Most of my worries occur because of my mouth…the mouth that tends to speak before the brain tells it what to say. Most of the time it’s not purposeful, just my mouth tripping over words and the pause afterwards as I contemplate, “Did I really say it was a ‘single celled orgasm’ or the octopus had ‘eighty-foot-long testicles?’” The first one wasn’t too bad, they missed it…a young class, they probably had never heard the word before. The second one I made the mistake of trying to correct myself. “TENTICALES, TENTICALES!”

Oh no, the angry young lady I instructed to “SIT RIGHT THERE!” I just put an h in the word sit. She wasn’t angry very long but I don’t really suggest this as a method to diffuse tense situations. I admit it is hard to be tense with everyone laughing.

Sometimes I did things with malice and forethought. Sometimes, they had unintended consequences, especially during my physical science days. The lab assistants who blew up all the sink traps dropping sodium metal into a lab sink because they saw me demonstrate it. Yep, if a BB sized piece of sodium will do that in a sink full of water, think what a golf ball sized one will do when flushed down the drain. Thankfully no one “lost an eye” and sodium is no longer allowed in high school labs.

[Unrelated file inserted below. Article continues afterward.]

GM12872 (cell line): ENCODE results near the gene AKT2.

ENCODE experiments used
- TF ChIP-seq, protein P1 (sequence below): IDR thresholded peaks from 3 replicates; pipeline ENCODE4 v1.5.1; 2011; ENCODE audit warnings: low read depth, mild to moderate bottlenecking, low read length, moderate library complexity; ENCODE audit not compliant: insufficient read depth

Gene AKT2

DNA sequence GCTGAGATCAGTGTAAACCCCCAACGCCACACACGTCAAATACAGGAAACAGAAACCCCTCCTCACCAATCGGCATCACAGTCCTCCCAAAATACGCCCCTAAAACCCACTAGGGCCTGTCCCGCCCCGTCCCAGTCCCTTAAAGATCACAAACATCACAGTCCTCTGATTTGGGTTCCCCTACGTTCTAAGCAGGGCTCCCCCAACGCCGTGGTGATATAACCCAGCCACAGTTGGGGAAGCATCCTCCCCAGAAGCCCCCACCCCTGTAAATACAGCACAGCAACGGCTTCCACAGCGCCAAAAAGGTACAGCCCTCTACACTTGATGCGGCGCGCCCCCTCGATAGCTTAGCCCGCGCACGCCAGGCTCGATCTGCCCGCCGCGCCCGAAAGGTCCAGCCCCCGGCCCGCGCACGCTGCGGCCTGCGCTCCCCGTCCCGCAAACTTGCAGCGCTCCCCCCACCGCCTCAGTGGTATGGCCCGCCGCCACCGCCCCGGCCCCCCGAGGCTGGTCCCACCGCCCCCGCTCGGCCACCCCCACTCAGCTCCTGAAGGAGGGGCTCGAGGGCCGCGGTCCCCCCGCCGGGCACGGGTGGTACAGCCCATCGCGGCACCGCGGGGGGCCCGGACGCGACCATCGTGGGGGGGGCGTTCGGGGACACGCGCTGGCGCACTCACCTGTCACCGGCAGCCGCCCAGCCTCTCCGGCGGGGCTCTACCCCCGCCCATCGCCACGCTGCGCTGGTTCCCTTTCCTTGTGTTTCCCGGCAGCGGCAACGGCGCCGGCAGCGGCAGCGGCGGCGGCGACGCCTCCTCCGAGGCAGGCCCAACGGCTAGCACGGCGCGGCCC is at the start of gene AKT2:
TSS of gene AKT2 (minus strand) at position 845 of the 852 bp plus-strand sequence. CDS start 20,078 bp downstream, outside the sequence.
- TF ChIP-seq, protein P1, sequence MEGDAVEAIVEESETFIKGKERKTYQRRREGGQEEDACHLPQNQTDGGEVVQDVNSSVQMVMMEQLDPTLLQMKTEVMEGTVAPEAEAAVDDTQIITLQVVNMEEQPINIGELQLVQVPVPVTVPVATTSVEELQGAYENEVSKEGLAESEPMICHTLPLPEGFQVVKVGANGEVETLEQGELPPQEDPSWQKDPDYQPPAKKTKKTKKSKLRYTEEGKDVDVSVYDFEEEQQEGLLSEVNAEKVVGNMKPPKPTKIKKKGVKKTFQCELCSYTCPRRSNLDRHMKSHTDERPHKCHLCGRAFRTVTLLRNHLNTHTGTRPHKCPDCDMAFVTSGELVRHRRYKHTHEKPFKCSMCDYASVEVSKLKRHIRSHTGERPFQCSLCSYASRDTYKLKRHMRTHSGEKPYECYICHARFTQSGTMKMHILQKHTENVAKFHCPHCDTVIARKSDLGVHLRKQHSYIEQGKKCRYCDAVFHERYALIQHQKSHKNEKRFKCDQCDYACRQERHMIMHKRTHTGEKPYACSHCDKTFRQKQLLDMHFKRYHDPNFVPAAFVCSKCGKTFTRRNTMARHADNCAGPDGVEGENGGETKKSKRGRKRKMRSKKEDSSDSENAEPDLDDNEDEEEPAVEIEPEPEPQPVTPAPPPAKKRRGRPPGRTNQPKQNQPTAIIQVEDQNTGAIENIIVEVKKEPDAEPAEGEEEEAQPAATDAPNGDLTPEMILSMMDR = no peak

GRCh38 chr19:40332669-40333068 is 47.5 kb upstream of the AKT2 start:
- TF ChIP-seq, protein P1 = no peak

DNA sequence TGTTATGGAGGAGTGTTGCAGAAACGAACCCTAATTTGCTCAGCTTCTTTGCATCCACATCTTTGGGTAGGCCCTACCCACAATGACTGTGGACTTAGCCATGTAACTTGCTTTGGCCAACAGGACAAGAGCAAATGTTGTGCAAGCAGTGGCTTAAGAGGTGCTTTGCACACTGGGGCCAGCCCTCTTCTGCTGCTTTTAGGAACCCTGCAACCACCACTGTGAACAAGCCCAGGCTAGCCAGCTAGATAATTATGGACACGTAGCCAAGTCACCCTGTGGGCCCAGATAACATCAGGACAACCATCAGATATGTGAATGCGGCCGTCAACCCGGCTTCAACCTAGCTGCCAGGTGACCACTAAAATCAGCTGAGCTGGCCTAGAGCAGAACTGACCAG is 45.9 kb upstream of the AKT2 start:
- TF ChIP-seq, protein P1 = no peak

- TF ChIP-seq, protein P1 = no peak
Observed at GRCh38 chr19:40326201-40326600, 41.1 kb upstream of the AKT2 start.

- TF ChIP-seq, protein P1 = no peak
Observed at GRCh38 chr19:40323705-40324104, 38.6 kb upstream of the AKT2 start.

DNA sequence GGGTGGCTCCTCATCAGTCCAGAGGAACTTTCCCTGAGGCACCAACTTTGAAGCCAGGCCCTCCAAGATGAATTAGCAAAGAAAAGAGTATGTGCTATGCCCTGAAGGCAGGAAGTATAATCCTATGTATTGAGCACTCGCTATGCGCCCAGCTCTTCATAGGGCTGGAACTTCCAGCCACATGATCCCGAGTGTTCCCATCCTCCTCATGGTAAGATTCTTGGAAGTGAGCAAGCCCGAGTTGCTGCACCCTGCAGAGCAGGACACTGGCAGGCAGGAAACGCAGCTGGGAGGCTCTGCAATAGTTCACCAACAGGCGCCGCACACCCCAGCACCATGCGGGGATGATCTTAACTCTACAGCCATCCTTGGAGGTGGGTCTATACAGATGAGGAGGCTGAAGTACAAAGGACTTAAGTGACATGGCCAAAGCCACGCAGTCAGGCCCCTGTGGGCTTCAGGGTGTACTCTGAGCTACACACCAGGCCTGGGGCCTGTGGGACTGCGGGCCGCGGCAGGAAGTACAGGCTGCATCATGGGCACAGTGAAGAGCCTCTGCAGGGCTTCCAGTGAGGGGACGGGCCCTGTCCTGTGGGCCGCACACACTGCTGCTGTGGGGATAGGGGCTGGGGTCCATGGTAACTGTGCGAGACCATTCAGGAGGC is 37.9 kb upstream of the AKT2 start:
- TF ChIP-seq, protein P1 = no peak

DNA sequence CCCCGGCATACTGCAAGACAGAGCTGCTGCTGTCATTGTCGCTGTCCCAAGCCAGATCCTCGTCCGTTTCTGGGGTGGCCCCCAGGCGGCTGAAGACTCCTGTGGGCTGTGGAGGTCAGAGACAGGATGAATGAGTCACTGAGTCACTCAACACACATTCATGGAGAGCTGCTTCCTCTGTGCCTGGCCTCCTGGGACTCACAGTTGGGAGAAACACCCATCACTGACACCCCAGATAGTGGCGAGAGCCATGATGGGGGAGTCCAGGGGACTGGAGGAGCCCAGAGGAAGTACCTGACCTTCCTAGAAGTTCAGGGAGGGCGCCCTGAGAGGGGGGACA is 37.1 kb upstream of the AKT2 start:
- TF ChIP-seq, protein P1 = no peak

Potato guns are fun especially if you get to make one in Coach Miller’s class. Gee, what useful information. “YOU DID WHAT?” With eyes very wide and in a whisper, “The potato went through a window and through a wall?” “YOU TOLD THE POLICE WHATTTTTTTTTT?” My principal in a very authoritarian voice, “MR. MILLER! Could I see you in my office? There are two gentlemen here who would like to interview you about an incident that occurred yesterday.” Great, Sam Cooke is singing “Chain Gang” in my head.

Well thankfully no one tried to recreate my lit pickle demonstration. That might have been “electrifying.” We did bomb the parents in the car line with water rockets after a wind shift.

My biggest worry? That teachers don’t get to do the fun stuff anymore…no not tripping over their words! The other fun stuff, like blowing up hydrogen filled balloons and making dill pickles light up. Oh well…testing begins next week. A real reason to worry.

Don Miller writes “memories.” Some may even be yours. Grab a copy or download today at https://goo.gl/pL9bpP.